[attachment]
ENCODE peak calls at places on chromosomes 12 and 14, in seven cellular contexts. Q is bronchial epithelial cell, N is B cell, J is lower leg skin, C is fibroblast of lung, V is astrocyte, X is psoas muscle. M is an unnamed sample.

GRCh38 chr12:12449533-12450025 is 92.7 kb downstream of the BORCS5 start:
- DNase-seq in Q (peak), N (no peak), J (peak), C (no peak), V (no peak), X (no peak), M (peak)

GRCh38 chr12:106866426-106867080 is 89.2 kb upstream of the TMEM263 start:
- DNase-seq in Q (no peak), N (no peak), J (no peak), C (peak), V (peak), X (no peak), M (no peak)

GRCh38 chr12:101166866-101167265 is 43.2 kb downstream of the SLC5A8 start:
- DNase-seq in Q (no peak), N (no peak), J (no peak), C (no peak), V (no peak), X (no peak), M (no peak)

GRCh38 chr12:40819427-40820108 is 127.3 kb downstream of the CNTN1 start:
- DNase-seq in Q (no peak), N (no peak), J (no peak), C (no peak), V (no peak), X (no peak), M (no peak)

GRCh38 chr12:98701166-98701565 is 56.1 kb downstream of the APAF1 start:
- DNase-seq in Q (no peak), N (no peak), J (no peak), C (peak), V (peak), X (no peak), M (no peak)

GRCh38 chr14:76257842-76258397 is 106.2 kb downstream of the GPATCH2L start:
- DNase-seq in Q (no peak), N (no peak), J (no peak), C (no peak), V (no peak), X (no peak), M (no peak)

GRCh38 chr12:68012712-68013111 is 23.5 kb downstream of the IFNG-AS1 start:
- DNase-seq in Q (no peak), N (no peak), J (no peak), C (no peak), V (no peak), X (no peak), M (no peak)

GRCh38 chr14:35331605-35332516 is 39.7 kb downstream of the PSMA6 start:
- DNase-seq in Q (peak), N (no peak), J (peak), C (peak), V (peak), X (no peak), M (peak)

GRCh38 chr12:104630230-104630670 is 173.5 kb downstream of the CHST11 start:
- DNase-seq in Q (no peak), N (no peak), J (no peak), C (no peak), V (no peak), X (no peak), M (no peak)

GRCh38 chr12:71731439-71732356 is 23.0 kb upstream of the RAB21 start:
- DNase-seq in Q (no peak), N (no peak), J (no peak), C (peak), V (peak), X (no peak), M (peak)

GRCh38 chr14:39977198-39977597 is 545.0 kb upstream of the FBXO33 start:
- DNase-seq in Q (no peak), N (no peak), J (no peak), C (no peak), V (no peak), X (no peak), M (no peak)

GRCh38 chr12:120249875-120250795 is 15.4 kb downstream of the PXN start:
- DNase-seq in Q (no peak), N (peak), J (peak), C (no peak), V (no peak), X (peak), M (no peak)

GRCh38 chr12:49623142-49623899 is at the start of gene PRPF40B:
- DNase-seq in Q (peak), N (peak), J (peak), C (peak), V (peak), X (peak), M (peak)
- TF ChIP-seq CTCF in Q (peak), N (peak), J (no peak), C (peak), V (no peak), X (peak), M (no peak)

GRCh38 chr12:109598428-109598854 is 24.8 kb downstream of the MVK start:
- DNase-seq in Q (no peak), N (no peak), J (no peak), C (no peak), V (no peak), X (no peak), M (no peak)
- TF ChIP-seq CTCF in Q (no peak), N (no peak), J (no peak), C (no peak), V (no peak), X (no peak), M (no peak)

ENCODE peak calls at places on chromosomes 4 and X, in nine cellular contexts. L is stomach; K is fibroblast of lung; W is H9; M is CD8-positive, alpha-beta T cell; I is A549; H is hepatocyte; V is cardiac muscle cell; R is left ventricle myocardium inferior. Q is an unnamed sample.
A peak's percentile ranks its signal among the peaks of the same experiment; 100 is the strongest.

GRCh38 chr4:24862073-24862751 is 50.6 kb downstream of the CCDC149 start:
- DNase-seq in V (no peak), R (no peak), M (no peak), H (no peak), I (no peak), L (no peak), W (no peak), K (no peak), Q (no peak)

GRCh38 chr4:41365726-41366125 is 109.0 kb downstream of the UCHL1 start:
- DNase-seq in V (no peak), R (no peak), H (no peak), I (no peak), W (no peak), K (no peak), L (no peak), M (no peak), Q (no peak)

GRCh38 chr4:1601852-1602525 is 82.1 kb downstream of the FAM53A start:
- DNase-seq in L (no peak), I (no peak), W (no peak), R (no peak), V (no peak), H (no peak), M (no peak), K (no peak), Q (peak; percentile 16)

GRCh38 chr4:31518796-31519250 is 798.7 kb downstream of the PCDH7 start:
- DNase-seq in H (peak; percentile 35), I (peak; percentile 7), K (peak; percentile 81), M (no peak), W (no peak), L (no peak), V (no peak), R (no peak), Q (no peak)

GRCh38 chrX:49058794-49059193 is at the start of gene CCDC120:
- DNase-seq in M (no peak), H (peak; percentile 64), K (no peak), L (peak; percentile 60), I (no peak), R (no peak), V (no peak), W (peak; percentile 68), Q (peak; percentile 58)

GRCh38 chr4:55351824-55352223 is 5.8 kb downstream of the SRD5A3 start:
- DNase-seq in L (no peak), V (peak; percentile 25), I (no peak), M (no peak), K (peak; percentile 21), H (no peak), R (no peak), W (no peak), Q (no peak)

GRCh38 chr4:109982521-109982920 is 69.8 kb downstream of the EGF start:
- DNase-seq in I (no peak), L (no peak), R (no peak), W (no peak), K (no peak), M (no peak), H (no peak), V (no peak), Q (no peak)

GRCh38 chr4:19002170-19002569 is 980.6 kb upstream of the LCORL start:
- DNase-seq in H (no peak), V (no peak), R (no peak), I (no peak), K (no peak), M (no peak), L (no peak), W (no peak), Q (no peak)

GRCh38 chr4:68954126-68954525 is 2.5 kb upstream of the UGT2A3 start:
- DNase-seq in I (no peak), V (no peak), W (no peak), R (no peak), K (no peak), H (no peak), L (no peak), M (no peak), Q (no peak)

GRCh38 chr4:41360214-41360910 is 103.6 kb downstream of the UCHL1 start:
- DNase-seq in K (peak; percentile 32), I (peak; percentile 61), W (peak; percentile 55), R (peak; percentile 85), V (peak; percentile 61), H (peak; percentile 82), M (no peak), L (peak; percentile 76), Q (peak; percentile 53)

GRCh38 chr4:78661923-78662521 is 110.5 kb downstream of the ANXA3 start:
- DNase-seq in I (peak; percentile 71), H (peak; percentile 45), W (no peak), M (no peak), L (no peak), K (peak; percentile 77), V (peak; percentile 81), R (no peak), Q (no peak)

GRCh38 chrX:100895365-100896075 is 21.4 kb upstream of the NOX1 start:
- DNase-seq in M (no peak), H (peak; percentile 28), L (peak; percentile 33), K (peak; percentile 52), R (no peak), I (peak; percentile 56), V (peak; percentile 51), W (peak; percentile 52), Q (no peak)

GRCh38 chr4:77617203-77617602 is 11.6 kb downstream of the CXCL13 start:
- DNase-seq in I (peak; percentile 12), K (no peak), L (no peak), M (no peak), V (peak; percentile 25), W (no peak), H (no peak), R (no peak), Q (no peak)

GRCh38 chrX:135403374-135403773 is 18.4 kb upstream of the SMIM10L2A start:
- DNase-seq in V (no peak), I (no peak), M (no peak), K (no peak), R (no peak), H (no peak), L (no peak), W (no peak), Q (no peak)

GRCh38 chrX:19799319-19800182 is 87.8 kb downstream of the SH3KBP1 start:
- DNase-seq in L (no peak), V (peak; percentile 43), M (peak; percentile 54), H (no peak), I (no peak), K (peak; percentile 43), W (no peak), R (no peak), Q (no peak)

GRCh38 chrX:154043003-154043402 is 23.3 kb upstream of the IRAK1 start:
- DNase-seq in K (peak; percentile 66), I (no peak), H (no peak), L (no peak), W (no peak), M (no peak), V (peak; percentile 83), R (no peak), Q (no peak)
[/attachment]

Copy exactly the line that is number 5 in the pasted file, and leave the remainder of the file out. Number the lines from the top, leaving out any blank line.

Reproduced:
- DNase-seq in Q (no peak), N (no peak), J (no peak), C (peak), V (peak), X (no peak), M (no peak)